I’m thinking there is a plan “B” to do just that. All depends on the cost of each office, the lease structure, etc., and the ability to leave it open based upon regulations. Without a licensed person in it, there is only a short period it can be unlocked with a BOA sitting there. In Florida, it must be closed immediately. Maybe some other states too that I am not familiar with.

  I am betting if the market doesn't improve and the flow of recruits doesn't keep up with the attrition, forced by Jones or by personal situations, then there will be no alternative. I would think the "Plan B" would have to be initiated in 3rd TM 2009, or 1st TM 2010.    
Apr 25, 2009 4:33 pm
"Pyramid Scheme"? "Needs to be outed"?   A business model, yes, pyramid scheme no. Is Enterprise Rental Car a pyramid scheme?
Apr 25, 2009 4:38 pm

I think a slow down of the proverbial “Twenty Mile March” will be the course of action. Maybe stopping to rest, take off the boots and dump the pebbles out, air out the socks, etc. is the likely course if  a “Plan B” is intitiated.

  As stated earlier, only my two cents.
Apr 25, 2009 6:14 pm

One thing is certain…if there is no bonus the GP’s still make their nut.

  If they start losing money and the GP's have to spend their own money then everything is up for grabs. Look for diversification trips to be scaled back or eliminated. That will be the first sign of change. If they can't grow, then health will be the new directive.   Consolidation of offices would seem new broker needs a full time assistant. The wirehouse share 4 or 5 reps for one admin...not insinuating that Jones will consolidate that much but I wouldn't be suprised if they allow 2-3 brokers per office at some point.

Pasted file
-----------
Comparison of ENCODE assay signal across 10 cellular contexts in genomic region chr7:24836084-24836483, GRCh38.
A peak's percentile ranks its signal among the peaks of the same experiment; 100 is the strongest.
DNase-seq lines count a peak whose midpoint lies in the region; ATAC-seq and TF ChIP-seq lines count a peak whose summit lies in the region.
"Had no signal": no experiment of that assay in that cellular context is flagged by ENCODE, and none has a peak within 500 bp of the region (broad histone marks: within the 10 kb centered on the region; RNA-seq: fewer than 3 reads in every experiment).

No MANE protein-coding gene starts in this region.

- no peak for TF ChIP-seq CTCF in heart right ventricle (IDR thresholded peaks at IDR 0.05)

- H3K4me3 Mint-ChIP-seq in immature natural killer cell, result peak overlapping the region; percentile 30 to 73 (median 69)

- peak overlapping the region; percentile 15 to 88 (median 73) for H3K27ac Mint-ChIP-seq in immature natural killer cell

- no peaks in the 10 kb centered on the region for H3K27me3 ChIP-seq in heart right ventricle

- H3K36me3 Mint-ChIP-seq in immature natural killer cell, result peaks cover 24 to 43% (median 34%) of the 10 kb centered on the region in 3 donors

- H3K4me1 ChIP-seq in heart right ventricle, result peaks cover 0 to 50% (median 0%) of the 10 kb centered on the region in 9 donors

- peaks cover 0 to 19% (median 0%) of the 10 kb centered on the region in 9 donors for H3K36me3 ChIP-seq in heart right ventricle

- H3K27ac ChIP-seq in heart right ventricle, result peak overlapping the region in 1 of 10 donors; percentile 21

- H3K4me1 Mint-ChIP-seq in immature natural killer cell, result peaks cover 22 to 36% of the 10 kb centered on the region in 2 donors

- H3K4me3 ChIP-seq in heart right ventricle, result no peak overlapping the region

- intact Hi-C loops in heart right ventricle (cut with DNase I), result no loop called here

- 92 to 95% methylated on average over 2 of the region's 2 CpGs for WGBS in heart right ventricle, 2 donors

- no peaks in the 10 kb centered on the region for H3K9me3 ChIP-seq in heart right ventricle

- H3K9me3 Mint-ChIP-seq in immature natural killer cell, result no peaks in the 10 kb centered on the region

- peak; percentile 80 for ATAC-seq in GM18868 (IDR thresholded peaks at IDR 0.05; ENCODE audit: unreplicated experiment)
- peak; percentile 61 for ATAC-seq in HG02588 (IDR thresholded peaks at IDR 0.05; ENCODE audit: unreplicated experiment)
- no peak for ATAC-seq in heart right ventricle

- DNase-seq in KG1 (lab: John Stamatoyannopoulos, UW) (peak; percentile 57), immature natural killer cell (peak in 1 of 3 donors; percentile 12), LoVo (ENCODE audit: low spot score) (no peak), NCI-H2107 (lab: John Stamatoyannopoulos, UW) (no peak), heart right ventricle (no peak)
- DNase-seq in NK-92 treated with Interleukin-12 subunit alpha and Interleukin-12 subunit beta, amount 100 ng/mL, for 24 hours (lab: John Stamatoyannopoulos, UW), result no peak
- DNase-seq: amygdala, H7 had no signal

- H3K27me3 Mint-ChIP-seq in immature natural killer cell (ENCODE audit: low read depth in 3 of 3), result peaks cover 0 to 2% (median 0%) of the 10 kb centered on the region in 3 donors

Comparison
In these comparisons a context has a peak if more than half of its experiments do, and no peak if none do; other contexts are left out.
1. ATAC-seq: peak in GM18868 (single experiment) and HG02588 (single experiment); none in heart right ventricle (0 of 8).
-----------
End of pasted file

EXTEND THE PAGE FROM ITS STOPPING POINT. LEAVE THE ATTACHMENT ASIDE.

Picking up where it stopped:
Apr 25, 2009 7:10 pm


Why do some of you call EDJ a pyramid scheme? 

Either I don't truly understand the EDJ model, or you don't know what a pyramid scheme is...and I think it's the latter.[/quote]     Ice, tell me why you think it's the latter (you must've worked there, right?)?
Apr 25, 2009 7:22 pm

[quote=Hus Bin Pharteen][quote=iceco1d]

Why do some of you call EDJ a pyramid scheme? 

Either I don't truly understand the EDJ model, or you don't know what a pyramid scheme is...and I think it's the latter.[/quote]     Ice, tell me why you think it's the latter (you must've worked there, right?)?[/quote]

He means that the previous poster doesn't know what a pyramid scheme is.

Apr 25, 2009 10:01 pm

A two or three person office at Jones makes total sense to me. I think one of the reasons my region of 60+ brokers has only one person producing more than $700K is the high degree of detachment and isolationism. There’s almost zero competition amongst us and there’s a very low sense of comraderie.